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In Santa Barbara, worries abound over planned health care merger

In Santa Barbara, worries abound over planned health care merger

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Cottage Health System and Sansum Clinic, the largest health care providers in south Santa Barbara County, plan to merge. The deal would create a health care giant largely unchecked by competitors.

The proposed merger of the two health care nonprofits caught the eye of California Attorney General Kamala Harris, who had already been investigating Cottage for a potential violation of federal antitrust laws. The changing Affordable Care Act landscape has incentivized health care providers to combine forces and create more efficient, cost-effective systems. But recent court decisions have blocked similar mergers due to the potential for price gouging.

The Federal Trade Commission filed a lawsuit in 2013 seeking to block St. Luke’s Health System, which has seven hospitals in Idaho, from buying Saltzer Medical Group. A federal judge ruled that the deal would likely improve care but also allow the combined health care provider to pressure insurers into paying higher rates that would eventually be footed by consumers.

A hospital merger boom in the 1990s, for example, increased patient costs by 5 to 40 percent in areas where only a few hospitals dominate, according to the Robert Wood Johnson Foundation.

Without health care competition in South County, its residents and some in the industry worry that patient costs will increase. A stay in Santa Barbara Cottage Hospital’s intensive care unit jumped from $4,050 a day in 2005 to $6,120 in 2013, nearly three times the cost of an ICU stay at the Lompoc Valley Medical Center ($2,173). An ICU stay in the Community Memorial Hospital in Ventura is $7,091 compared to $9,132 in Ventura County Medical Center, $9,955 in San Luis Obispo’s Sierra Vista Regional Medical Center, and $5,585 in the California Hospital Medical Center in Los Angeles.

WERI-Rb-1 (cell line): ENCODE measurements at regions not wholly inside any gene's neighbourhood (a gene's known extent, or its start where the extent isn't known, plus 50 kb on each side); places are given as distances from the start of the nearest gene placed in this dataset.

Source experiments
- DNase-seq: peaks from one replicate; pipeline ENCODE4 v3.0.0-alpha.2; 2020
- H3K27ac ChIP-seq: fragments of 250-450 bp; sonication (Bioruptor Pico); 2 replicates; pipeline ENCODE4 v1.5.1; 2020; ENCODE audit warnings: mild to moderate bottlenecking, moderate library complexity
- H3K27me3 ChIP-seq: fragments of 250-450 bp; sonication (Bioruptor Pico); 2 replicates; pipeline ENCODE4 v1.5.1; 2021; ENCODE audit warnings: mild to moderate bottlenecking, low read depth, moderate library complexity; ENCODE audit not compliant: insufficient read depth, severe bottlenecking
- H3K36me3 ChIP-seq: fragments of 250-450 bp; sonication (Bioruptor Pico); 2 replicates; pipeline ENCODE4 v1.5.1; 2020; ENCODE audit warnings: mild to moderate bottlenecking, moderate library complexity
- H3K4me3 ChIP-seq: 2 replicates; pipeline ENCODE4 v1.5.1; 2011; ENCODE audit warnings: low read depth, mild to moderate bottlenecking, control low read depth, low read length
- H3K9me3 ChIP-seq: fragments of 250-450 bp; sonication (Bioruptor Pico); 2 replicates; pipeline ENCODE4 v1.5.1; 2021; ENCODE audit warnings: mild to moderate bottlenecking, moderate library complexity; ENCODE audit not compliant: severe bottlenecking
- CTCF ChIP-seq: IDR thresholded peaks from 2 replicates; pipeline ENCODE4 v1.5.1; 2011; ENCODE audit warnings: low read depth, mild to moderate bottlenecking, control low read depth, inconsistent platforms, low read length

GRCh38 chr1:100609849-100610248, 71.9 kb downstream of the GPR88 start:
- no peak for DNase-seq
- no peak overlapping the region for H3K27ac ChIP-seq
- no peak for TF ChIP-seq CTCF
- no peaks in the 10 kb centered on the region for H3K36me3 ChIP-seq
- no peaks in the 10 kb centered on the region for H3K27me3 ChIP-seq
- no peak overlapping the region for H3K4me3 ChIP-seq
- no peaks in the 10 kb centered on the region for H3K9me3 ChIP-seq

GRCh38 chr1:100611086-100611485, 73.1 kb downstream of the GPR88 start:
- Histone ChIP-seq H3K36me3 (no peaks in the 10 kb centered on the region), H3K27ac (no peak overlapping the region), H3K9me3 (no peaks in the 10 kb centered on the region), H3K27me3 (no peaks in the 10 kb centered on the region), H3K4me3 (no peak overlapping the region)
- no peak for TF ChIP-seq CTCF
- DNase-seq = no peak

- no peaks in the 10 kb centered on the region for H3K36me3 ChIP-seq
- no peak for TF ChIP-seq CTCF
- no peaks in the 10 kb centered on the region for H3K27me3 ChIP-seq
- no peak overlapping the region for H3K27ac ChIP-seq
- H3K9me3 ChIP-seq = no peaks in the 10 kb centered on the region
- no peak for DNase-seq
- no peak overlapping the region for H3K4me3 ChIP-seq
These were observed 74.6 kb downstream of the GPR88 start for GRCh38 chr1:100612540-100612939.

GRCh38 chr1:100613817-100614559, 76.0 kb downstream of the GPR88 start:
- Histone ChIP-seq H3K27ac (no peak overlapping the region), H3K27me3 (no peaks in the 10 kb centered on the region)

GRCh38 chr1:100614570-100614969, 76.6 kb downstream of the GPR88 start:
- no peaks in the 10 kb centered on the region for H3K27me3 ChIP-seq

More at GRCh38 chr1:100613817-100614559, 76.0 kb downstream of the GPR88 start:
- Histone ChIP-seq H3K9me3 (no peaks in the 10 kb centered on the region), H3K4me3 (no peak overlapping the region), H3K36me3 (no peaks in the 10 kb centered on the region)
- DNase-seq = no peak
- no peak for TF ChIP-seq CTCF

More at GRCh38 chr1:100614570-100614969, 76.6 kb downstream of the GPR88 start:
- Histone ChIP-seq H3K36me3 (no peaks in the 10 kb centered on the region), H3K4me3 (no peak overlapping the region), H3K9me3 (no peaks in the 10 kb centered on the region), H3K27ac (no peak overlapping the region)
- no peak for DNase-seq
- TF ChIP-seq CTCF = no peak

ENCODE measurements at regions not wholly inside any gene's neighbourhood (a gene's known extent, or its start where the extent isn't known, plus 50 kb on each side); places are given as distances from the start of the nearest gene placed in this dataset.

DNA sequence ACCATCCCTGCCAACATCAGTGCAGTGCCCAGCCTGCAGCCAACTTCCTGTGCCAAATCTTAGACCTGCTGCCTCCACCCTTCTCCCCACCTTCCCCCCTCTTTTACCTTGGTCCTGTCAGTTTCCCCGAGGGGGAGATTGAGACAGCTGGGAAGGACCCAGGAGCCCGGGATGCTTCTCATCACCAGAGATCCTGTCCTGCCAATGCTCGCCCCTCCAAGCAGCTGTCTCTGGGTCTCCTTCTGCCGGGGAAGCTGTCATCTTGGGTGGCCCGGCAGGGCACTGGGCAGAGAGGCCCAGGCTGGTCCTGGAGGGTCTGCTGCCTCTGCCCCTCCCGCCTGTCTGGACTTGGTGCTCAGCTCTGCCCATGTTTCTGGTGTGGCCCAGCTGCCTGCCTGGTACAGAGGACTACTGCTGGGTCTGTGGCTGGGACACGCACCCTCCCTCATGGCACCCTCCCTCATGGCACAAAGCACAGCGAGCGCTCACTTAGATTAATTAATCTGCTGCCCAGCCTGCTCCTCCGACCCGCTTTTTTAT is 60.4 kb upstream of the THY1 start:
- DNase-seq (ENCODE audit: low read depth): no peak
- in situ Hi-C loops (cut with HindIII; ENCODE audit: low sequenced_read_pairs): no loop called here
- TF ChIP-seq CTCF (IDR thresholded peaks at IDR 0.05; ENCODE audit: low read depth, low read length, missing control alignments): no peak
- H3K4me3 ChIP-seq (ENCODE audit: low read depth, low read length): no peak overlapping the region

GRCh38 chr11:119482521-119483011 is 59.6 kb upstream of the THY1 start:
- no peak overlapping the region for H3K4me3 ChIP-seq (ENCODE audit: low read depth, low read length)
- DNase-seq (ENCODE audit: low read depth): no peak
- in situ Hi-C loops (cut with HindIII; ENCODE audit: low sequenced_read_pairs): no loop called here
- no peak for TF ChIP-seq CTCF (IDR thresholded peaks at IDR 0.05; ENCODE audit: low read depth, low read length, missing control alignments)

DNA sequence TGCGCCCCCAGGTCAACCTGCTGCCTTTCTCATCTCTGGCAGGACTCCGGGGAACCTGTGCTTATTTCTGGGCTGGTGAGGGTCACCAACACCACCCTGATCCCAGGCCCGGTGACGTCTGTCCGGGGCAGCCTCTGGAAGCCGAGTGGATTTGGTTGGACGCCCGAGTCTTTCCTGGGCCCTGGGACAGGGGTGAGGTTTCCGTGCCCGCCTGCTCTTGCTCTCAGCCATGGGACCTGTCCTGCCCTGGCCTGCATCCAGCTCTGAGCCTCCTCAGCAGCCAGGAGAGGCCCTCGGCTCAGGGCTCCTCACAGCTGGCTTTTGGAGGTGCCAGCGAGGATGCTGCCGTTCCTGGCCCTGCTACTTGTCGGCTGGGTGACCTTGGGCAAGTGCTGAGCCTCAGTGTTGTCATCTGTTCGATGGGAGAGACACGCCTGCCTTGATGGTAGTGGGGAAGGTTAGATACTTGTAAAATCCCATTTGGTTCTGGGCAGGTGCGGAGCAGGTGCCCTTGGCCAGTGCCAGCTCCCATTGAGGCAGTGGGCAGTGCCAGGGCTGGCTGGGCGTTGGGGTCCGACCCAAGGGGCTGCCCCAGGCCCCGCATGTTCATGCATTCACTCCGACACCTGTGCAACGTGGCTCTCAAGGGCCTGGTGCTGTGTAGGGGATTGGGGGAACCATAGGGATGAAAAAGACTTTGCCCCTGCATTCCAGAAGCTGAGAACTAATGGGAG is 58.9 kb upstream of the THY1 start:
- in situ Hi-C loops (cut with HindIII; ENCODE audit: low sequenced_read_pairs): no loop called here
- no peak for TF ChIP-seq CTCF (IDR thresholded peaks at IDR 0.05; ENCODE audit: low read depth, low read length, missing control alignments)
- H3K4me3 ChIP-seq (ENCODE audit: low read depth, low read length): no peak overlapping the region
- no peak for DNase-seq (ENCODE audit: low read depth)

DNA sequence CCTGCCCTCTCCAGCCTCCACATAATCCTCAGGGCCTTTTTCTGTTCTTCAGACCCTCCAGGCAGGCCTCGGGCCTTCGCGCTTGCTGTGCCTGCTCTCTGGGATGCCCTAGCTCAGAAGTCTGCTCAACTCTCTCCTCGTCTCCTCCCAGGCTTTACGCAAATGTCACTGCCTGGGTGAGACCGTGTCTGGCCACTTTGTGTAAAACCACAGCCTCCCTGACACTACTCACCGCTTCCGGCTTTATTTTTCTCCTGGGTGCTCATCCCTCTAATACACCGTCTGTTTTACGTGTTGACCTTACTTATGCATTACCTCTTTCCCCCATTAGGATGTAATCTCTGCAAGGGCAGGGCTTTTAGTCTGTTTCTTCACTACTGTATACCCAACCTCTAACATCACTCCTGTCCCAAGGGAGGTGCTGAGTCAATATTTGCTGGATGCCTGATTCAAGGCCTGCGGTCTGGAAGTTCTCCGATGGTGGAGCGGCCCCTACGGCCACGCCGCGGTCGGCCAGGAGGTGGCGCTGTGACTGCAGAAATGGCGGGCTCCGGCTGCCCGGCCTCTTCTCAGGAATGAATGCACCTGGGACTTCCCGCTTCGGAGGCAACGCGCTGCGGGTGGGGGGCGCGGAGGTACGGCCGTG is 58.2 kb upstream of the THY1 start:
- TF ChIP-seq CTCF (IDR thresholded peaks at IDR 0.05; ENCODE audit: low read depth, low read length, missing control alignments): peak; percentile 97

The UCLA Health System expanded into the Conejo Valley to fill a need for more quality primary care physicians but some area doctors worry that UCLA would muscle out community physicians. A similar situation is happening in Santa Barbara and some medical professionals feel cornered into accepting lower reimbursement rates.

Cottage is attempting to assuage the FTC’s concerns by divesting its outpatient surgery center. Still, the California Nurses Association said it is worried that consolidations that often result from mergers means patients would have to drive longer distances for adequate care.

Cottage has been gradually acquiring health care providers since it bought Santa Ynez Hospital in 1995. It purchased Goleta Valley Hospital a year later. In 2003, Cottage acquired St. Francis hospital and turned it into subsidized employee housing. That resulted in one less psychiatric ward and local psych patients are now transported to facilities in Ventura.

My 2016 California Fellowship project will investigate how the proposed Cottage/Sansum merger would impact cost, quality and access to care. With fewer health care options, who would care for the low-income and indigent populations? How is the pricing bar set when there is minimal competition? Are mergers the new normal in health care, like we’ve seen with community banks?

[Photo by Damian Gadal via Flickr.]

This post has been updated as of March 18, 2016.


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